Infinity Squared Chapter 3
Infinity Squared…Chapter 3
This is the third chapter of my third book…Infinity Squared. It is a continuing story about a fellow who met a deity and was given knowledge of what is coming in the afterlife. I wrote this six years ago. While it seems a little bleak, it sets the stage for the end of his life where all the things he was told were coming, came. The idea of the books was to create a place to view life in an objective way. I had to play fast and loose with science and physics…such is fiction.
“The first half of life consists of the capacity to enjoy without the chance; the last half consists of the chance without the capacity.” Mark Twain
Here I am, man at his worst. Weakened by age and becoming useless in the eyes of the world around me. As we age in this society, we slowly sink out of sight and become unimportant even in our own eyes. We have retirement homes, senior condos and whole communities designed to warehouse the aged. When we no longer see them as viable, we don’t want to see them at all.
The world we inhabit is a place of youthful exuberance. What the members of the rock and roll band Kansas called “this brainstorm of youth.” I still recall it. I know of what they spoke. I remember being scary smart for a decade or two.
Now I’m sitting in my den writing this on my 56th birthday and though I’m not quite to the point of being put out to pasture, I’m already of the age where the world looks at me differently than it did a short 10 years ago. I’m on the downward trek towards societal uselessness. It is where just about everyone ends up.
At this point in our lives if we’re not the owner of the business or at least one of the bosses, our employer is always on the lookout for a way to replace us with someone less expensive. We are forced to work harder and smarter. You’d think as we got older things would wind down some, but that isn’t the case. If we do wind down, they get a kid to take our spot. They don’t work all that hard but they cost a whole lot less.
Memory is the key to success. When I was young, I could remember everything. I could grasp complex issues at a conceptual level and wring a solution out of a bare minimum of facts. If I had the experience and knowledge of now with the mind I had then, I would have made a serious impact. As it is, I was like the majority, closely managing my own life and family. I didn’t make the jump to fame, fortune and influence. In the back of my mind, even when I was successful I was disappointed.
It isn’t only the English who lead lives of quiet desperation. It is anyone with a strong mind who makes choices that limit influence. These choices are always emotional in nature. Emotion is influenced by the irrational more than the rational so decisions made based on this input can be problematic.
Life is a series of tedious days strung together to form sections of life where our desire begs the next day to be the one where something extraordinary happens. I had one of those days. Most people never do. I met a deity. I didn’t tell anybody. I’m disappointed in myself for the silence but not to the point of being crazy. There is nothing more ironic than a rational man confronted with what he thinks is the supernatural.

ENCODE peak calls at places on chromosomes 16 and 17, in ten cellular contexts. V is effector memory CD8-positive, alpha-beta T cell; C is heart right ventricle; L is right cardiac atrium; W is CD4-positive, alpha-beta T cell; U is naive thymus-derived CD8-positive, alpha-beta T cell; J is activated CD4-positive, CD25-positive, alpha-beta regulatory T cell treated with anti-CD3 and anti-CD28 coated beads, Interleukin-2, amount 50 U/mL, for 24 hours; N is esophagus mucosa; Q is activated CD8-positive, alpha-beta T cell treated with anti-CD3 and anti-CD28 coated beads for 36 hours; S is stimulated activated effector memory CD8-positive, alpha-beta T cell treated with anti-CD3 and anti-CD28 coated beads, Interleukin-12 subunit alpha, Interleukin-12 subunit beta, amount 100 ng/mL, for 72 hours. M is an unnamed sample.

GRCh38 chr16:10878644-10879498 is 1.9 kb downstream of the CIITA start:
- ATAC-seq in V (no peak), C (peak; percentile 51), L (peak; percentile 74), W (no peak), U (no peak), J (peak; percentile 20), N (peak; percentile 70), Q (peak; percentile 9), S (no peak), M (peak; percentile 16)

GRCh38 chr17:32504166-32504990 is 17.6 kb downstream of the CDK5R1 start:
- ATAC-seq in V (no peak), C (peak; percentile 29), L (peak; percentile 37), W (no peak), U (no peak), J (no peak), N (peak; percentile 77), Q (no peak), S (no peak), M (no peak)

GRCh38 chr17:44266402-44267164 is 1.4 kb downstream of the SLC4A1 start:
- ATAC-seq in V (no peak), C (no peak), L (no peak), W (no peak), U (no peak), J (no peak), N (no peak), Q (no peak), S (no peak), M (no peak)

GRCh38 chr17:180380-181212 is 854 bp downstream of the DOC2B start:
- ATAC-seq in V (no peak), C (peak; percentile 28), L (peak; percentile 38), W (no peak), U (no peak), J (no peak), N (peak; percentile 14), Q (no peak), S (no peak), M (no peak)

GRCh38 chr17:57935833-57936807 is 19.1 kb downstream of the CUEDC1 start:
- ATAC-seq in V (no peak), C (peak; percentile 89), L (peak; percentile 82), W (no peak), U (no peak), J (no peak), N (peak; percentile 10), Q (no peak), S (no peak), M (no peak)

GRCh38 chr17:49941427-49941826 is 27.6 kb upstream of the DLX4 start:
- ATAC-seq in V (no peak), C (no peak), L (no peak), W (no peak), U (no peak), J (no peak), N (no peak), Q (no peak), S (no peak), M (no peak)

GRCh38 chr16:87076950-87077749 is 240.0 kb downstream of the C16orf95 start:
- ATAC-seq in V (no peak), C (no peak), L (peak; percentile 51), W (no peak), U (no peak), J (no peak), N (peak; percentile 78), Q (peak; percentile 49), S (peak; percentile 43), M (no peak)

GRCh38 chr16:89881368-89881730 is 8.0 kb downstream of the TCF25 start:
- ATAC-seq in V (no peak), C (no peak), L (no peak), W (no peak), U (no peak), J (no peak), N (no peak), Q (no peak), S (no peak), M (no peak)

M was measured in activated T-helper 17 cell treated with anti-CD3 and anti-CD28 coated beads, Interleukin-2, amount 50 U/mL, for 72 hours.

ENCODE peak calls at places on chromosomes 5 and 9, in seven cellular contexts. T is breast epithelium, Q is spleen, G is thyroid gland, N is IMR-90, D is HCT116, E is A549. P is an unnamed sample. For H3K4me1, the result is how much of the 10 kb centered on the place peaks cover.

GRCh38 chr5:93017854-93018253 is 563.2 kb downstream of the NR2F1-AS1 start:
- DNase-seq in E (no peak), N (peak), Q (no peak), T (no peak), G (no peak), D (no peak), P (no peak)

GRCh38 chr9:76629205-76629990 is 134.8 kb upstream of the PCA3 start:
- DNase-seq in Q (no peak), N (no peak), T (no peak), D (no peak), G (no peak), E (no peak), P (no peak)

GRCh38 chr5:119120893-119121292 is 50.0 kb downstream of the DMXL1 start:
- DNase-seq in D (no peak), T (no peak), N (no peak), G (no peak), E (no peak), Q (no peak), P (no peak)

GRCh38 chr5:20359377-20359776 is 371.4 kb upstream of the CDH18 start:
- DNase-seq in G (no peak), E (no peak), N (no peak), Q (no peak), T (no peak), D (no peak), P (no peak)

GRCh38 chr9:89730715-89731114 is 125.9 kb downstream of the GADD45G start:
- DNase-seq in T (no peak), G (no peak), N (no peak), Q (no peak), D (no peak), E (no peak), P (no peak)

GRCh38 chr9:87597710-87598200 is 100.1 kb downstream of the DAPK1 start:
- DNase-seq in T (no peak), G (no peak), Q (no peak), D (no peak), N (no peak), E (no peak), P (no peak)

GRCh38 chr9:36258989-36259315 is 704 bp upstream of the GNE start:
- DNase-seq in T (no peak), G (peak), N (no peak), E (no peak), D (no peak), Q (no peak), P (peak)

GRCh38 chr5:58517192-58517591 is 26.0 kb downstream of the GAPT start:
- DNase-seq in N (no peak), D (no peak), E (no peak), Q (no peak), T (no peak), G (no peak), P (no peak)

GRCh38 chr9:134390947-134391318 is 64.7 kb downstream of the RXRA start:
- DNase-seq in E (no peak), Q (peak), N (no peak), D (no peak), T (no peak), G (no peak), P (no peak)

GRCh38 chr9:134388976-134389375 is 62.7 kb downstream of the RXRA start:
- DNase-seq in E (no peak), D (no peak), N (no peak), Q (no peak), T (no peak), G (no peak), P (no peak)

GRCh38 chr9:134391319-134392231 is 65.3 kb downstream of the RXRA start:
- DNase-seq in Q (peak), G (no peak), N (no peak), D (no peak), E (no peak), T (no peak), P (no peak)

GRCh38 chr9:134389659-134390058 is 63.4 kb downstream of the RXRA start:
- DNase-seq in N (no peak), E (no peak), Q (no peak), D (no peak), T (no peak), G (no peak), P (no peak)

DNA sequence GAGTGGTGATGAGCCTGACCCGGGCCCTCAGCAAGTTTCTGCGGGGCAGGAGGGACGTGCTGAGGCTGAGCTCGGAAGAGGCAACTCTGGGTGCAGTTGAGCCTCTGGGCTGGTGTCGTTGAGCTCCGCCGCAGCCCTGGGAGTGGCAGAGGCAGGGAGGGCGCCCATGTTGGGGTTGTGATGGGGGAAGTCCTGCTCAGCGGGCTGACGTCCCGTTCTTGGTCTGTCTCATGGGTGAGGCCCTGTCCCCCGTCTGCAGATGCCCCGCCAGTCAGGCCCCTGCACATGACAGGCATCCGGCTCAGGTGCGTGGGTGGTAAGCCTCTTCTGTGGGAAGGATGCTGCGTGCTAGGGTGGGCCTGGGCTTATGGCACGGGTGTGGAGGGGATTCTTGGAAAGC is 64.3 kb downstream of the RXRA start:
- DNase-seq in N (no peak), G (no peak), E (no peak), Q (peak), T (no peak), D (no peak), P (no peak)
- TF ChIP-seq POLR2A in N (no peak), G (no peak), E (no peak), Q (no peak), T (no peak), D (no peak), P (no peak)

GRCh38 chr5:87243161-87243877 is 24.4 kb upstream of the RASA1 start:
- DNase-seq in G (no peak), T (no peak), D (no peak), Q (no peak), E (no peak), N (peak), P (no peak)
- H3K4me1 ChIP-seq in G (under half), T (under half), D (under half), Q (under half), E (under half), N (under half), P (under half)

It took becoming insignificant due to my age for me to come clean with what I am and what I know. I understand that explaining this revelation won’t make a serious impact because only the young and famous make an impact. Almost no one becomes famous as an old man.
Being an aging biological creature isn’t pretty. It’s a slow series of changes. We grow frail, get sick, lose parts, lose interest and then die. Along the way, we have small flashes of greatness. We fall in love. We get married. We live to see our children born. We achieve some of the goals we set for ourselves. All, is fleeting. The marriage becomes comfortable and the children grow up and move away. The prospect of retirement and nothingness looms large. Hair gets thin. Waist gets thick. We fear our retirement where we’ll have to live more frugally than we did while working because we didn’t live frugally while working. The country is starting to go to crap so maybe the government will feed us.
If we step back and look at the bigger picture, this single life is a microcosm of the fate of the human race. Our civilizations are born and have flashes of greatness. We abandon them to ruins and they fade away to dust. What we put on this earth is built on top of the grandeur of the past and it too slowly decays to be replaced by the next set of humans and they too see their greatness fade. Our singular lives are still short and our ends brutal. Not much has really changed with the advent of technology. The end is simply louder and is accompanied with flashing lights.
In the past, our lives ended before the drooling years began. I know this all sounds bitter and hopeless. That’s because life is bitter and hopeless for the most part. It’s mercifully short. Yet we cling to it and we desire it to go on forever at least when we’re young.
Vitality is our most precious commodity and at the point where we finally have the wisdom and knowledge to make things happen, we’re shoved aside so the young can repeat the mistakes made when we were the young. We’re then relegated to telling stories to our increasingly disinterested grandkids that can’t wait to shove their parents aside to take their turn at the helm.
At long last, we have with only our memories if disease doesn’t take those too. I find myself simply waiting for the next thing to replace a life that actually ended years ago. I sit and I watch TV, listen to the music of my youth and read tales of adventures I’ll never experience in this world. What’s truly disturbing and more than a little disappointing is having déjà vu while dozing in my easy chair.
Phillip J Hubbell is a writer/author, project manager, job seeker living in the American Midwest.